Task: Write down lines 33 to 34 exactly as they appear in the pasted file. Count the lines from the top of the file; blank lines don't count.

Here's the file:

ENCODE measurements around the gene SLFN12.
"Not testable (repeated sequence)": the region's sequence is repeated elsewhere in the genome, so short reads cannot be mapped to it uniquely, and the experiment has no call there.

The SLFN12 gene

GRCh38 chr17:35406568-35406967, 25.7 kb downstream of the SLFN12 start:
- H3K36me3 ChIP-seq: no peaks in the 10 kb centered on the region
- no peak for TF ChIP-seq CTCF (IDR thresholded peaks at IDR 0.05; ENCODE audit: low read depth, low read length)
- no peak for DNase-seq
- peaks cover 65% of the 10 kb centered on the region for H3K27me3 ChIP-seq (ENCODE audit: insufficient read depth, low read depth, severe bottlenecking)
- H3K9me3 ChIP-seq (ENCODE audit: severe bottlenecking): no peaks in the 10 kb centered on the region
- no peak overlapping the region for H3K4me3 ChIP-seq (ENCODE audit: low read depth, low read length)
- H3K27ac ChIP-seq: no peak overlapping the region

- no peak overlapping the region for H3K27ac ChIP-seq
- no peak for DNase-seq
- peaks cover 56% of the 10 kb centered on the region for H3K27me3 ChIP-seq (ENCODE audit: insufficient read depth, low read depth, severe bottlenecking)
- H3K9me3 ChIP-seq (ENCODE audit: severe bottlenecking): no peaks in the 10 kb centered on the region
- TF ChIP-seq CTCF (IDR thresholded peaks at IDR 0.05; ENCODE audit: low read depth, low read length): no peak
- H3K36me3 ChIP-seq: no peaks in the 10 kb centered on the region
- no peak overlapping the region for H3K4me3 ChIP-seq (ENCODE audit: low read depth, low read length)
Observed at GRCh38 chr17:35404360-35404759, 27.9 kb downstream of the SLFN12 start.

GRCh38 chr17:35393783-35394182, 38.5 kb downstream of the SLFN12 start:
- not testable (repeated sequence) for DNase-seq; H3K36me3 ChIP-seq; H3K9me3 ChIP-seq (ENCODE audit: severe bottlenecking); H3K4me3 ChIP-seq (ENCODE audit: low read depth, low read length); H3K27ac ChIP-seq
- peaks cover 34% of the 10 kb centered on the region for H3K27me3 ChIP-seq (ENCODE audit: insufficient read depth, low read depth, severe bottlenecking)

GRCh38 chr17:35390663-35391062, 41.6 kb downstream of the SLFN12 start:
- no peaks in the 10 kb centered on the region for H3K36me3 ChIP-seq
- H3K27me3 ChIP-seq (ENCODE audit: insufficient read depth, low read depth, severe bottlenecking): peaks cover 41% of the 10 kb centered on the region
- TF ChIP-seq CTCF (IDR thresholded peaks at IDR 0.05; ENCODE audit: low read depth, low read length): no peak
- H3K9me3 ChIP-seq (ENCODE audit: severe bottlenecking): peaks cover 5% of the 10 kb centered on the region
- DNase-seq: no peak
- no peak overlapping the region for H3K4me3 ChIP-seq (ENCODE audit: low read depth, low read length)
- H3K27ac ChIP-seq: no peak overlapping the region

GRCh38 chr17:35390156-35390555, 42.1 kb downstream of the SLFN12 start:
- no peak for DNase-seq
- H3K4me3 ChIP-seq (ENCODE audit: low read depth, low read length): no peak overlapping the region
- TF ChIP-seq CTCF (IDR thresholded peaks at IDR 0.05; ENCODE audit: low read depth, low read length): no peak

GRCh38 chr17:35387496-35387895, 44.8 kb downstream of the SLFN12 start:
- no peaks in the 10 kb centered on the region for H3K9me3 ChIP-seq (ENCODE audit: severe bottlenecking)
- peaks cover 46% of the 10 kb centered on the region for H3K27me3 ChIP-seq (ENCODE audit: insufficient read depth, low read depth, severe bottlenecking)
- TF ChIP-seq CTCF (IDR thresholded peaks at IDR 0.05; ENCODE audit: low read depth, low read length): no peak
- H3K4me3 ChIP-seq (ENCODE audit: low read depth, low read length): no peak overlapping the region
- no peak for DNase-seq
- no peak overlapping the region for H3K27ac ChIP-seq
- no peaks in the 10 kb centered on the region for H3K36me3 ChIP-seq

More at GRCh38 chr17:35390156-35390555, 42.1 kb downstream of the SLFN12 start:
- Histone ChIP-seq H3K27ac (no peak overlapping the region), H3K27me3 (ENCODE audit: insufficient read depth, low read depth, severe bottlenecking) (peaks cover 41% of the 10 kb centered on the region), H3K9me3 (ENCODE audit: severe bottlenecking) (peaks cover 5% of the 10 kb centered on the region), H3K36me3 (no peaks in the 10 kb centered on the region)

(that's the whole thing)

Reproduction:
- H3K4me3 ChIP-seq (ENCODE audit: low read depth, low read length): no peak overlapping the region
- TF ChIP-seq CTCF (IDR thresholded peaks at IDR 0.05; ENCODE audit: low read depth, low read length): no peak